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The Botanical Gardens in New Orleans City Park is a small jewel hidden behind a black iron fence. Statues of flutists and fauns stand beneath dripping Spanish moss, and walkways are lined with flowers in bloom.
On April 28, the doors to the Gardens were thrown open for Threadhead Thursday, a free concert on the night before this year's New Orleans Jazz and Heritage Festival. The show featured some of Threadhead Records' top acts: Paul Sanchez, Shamarr Allen, the New Orleans Nightcrawlers, Ensemble Fatien and Alex McMurray. The event marked the arrival of the four-year-old company as one of the top record labels for New Orleans music today.
That arrival is all the more remarkable for being driven by a non-profit group of volunteers. They started as fans, basically — fans from all over the world who shared a love for New Orleans music and who met in the message boards on www.nojazzfest.com. As they sustained long online comment threads, they began to call themselves Threadheads, and made arrangements to meet in person at New Orleans' annual Jazz Fest.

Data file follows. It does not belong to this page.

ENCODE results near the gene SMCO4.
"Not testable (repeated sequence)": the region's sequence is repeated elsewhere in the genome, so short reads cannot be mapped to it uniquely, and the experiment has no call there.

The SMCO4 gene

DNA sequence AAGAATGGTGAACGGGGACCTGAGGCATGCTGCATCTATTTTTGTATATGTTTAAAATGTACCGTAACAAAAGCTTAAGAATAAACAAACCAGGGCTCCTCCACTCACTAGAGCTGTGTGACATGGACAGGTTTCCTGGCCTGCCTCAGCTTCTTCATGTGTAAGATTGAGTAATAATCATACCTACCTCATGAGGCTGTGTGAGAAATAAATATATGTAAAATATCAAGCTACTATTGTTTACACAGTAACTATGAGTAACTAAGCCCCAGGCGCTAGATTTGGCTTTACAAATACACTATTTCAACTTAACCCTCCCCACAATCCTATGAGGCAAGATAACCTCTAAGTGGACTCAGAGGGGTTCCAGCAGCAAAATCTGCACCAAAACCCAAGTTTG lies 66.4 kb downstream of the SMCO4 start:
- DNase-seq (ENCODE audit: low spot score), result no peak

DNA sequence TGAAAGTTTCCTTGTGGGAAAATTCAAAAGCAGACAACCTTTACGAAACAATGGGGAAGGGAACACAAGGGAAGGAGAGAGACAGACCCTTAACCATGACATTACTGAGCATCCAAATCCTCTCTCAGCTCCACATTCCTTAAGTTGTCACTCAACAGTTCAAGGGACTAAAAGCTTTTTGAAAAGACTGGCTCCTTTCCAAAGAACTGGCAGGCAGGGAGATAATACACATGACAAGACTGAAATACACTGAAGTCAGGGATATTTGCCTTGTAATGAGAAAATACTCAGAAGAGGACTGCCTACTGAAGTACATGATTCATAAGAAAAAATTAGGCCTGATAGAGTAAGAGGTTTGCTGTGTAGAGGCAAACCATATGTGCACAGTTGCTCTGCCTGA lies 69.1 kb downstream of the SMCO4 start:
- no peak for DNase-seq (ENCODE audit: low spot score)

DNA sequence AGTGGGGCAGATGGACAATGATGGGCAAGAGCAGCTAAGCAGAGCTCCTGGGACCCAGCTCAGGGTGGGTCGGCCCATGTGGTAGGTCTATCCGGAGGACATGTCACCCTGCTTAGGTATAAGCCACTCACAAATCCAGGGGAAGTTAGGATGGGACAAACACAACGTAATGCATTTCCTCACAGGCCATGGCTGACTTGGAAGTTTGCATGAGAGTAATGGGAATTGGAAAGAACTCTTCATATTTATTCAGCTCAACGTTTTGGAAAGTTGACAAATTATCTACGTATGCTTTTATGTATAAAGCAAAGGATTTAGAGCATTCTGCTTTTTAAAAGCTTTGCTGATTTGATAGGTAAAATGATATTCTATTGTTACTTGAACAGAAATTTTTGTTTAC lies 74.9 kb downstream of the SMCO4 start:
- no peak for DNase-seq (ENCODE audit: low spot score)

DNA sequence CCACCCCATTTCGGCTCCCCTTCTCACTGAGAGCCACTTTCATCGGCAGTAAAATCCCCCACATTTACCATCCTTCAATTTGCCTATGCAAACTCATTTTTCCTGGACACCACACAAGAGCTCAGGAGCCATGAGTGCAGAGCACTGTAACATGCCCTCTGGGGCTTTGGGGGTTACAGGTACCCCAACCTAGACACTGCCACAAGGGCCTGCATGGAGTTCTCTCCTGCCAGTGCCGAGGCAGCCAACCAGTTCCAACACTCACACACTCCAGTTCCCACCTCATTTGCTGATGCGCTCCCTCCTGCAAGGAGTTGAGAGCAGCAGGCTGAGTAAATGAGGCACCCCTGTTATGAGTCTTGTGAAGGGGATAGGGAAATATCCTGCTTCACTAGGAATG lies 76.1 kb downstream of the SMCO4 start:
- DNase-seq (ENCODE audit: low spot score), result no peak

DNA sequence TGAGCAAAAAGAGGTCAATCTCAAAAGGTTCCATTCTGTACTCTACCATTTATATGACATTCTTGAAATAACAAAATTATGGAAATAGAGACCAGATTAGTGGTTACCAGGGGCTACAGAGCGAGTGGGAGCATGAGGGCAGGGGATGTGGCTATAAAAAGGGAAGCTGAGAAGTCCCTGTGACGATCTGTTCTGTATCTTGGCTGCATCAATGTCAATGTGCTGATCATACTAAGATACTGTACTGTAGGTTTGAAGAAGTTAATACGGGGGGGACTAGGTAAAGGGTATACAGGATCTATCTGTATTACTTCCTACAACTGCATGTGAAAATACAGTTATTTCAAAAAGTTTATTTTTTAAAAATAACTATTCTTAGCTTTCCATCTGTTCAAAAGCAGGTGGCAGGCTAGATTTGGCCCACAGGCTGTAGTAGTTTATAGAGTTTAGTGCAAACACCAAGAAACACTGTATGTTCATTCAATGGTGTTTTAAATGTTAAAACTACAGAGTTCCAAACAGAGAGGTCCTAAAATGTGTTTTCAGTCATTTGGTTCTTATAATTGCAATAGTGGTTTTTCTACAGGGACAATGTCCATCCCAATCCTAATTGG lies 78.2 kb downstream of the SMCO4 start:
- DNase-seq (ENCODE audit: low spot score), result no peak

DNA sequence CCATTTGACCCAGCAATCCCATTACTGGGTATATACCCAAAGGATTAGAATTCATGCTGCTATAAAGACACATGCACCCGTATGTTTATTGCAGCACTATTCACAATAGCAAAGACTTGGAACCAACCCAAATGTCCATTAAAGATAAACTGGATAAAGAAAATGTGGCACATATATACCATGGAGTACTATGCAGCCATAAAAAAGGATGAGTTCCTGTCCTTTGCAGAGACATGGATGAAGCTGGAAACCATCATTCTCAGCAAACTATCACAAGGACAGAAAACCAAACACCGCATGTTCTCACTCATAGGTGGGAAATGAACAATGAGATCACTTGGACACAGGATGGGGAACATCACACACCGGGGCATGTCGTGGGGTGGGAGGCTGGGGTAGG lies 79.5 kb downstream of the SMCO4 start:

But these were unusually proactive fans.
They weren't content to accept the shows that local promoters put together; they wanted to put on their own concerts. So in 2005, they hired the bands they wanted to hear and ordered the food they wanted to eat for the first annual Threadheads Party. After Katrina, the private party morphed into a fundraiser for the New Orleans Musicians' Clinic.
Having solved the problem of getting the shows they wanted to see, the Threadheads turned their attention to making the records they wanted to buy. At the 2007 party, after a knock-out set by Sanchez, a singer-songwriter, and jazz vocalist John Boutte, Threadhead Chris Joseph asked when the duo was going to release these songs on an album.
"It was an innocent question," Joseph said, chuckling at his own naiveté then about the record business. "Paul said, 'We would if we had the money.' This light bulb went off in my head, and I said, 'How much would it take?' I expected him to say $100,000, but when he said $10,000, I told him, 'I could raise that.' I knew all the Threadheads had been touched by the show, and I figured if they had enough money to go to Jazz Fest, which is not a cheap vacation, they would kick in some money for this."
It worked. The Threadheads raised enough money to make possible Boutte's Good Neighbor and Sanchez's Exit to Mystery Street, both released in 2008. Three years later, Threadhead Records has released 40 albums, including titles by Susan Cowsill (of the Continental Drifters and Cowsills), Glen David Andrews (of Trombone Shorty's Andrews family) and the Honey Island Swamp Band.
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